Linking secondary school physical education with community sport and recreation for girls: A process evaluation
- Authors: Casey, Meghan , Telford, Amanda , Mooney, Amanda , Harvey, Jack , Eime, Rochelle , Payne, Warren
- Date: 2014
- Type: Text , Journal article
- Relation: BMC Public Health Vol. 14, no. 1039 (2014), p. 1-14
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- Description: Background: The purpose of this study was to undertake a process evaluation to examine the reach, adoption and implementation of a school-community linked physical activity (PA) program for girls aged 12 - 15 years (School Years 7 - 9) using the RE-AIM framework. Methods. Various approaches were used to assess 'reach', 'adoption' and implementation: (a) a school environment survey of intervention schools (n = 6); (b) teacher feedback regarding the professional development component (91.1% response rate) and lesson implementation (60.8% response rate); and (c) post-intervention focus group interviews with physical education (PE) teachers (n = 29), students (n = 125), coaches (n = 13) and instructors (n = 8) regarding program experiences. Results: Reach and Adoption: Seven schools (n = 1491 Year 7-9 female student enrolment; 70% adoption rate), five tennis clubs, eight football clubs and five leisure centres participated in the program during 2011. Implementation: Program design and professional development opportunities (training, resource manual and opportunities to work with coaches and instructors during PE classes) supported implementation and student engagement in PA. However, there was a lack of individual and organisational readiness to adopt program principles. For some deliverers there were deeply embedded ideologies that were not aligned with the Game Sense teaching approach upon which the program was based. Further, cognitive components of the program such as self-management were not widely adopted as other components of the program tended to be prioritised. Conclusion: The program design and resources supported the success of the program, however, some aspects were not implemented as intended, which may have affected the likelihood of achieving further positive outcomes. Barriers to program implementation were identified and should be considered when designing school-community linked interventions. In particular, future programs should seek to assess and adjust for organizational readiness within the study design. For example, shared commitment and abilities of program deliverers to implement the program needs to be determined to support program implementation. Trial registration. ACTRN12614000446662. April 30th 2014.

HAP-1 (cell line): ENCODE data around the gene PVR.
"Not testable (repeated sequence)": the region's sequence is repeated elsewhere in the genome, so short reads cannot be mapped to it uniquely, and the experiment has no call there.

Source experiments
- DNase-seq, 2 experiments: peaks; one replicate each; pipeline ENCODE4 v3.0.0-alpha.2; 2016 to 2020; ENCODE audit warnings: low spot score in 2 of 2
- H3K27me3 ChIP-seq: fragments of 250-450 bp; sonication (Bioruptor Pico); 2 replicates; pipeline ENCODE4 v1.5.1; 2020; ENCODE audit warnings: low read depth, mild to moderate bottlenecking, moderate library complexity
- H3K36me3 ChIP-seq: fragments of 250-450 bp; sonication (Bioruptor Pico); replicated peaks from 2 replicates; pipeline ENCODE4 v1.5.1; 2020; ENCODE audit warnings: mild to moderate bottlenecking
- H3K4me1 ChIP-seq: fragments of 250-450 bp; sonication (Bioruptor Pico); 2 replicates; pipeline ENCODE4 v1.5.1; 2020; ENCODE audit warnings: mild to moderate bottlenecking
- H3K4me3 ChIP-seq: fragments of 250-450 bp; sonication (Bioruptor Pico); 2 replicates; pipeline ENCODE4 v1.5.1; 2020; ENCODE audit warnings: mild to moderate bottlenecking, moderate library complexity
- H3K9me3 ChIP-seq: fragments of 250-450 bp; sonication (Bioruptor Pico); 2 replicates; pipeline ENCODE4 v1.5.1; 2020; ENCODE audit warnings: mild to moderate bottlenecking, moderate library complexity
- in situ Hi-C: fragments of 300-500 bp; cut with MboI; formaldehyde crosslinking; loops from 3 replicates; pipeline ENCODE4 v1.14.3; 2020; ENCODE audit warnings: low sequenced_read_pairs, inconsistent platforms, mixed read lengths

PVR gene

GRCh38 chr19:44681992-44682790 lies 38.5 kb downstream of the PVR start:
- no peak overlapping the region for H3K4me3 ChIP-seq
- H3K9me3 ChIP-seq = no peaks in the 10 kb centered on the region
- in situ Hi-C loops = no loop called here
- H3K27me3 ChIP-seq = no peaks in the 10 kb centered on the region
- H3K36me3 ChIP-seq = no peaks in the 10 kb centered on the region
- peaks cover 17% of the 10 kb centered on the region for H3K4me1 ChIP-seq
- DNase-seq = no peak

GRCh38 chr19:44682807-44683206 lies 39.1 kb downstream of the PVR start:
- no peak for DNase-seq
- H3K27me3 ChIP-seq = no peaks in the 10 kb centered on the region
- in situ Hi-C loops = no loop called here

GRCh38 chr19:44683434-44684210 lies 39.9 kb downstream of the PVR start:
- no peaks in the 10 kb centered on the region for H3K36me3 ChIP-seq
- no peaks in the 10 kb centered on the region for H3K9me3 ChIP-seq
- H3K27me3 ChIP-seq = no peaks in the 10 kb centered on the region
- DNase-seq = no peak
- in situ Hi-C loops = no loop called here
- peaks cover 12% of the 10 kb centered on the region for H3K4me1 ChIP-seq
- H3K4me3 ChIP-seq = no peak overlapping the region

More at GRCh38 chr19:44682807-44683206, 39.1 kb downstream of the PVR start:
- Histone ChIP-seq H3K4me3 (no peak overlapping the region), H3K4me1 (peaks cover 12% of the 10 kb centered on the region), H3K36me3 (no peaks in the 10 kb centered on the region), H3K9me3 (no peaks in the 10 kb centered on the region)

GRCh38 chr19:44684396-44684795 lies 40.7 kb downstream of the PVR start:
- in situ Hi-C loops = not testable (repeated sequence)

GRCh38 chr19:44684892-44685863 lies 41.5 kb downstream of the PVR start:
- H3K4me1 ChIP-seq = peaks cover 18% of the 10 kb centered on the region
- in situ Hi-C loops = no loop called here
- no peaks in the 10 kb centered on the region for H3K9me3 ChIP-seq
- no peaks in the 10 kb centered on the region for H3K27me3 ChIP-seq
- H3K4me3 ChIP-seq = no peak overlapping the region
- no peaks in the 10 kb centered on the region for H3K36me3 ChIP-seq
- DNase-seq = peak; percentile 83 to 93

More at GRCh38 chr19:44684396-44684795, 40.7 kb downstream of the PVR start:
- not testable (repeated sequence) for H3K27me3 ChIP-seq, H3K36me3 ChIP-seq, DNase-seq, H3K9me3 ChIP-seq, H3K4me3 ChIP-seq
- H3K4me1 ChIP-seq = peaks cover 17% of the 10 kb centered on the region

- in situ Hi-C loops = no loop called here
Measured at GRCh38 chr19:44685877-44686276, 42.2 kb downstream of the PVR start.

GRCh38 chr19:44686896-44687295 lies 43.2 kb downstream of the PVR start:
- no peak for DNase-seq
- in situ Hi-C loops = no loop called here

The relationship between body image, physical activity, perceived health, and behavioural regulation among Year 7 and Year 11 girls from metropolitan and rural Australia
- Authors: Symons, Caroline , Polman, Remco , Moore, Melisa , Borkholes, Erika , Eime, Rochelle , Harvey, Jack , Craike, Melinda , Banting, Lauren , Payne, Warren
- Date: 2013
- Type: Text , Journal article
- Relation: Annals of Leisure Research Vol. 16, no. 2 (2013), p. 115-129
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- Description: This study examined the relationship between educational year level, regional differences in adolescent girls' body image perceptions, body mass index (BMI), physical activity (PA) level, self-reported health, and dietary behaviour. Also, the role of PA behavioural regulation on body image was examined. The sample (N=732; Year 7 aged 12.23 years and Year 11 aged 16.18 years) included girls in Year 7 (n=489) and in Year 11 (n=243), recruited from 17 metropolitan and 14 rural schools in Victoria, Australia. Girls completed a self-report questionnaire. Novel outcomes from this study revealed year level and region differences in girls' body image perceptions, BMI, and health behaviours. Body dissatisfaction was associated with poorer perceived health, and health behaviours, such as low PA levels and dieting and external PA motivational orientation. Interventions are needed to promote positive body image and intrinsic motivation for PA to increase PA levels among adolescent girls living in metropolitan and rural regions of Australia.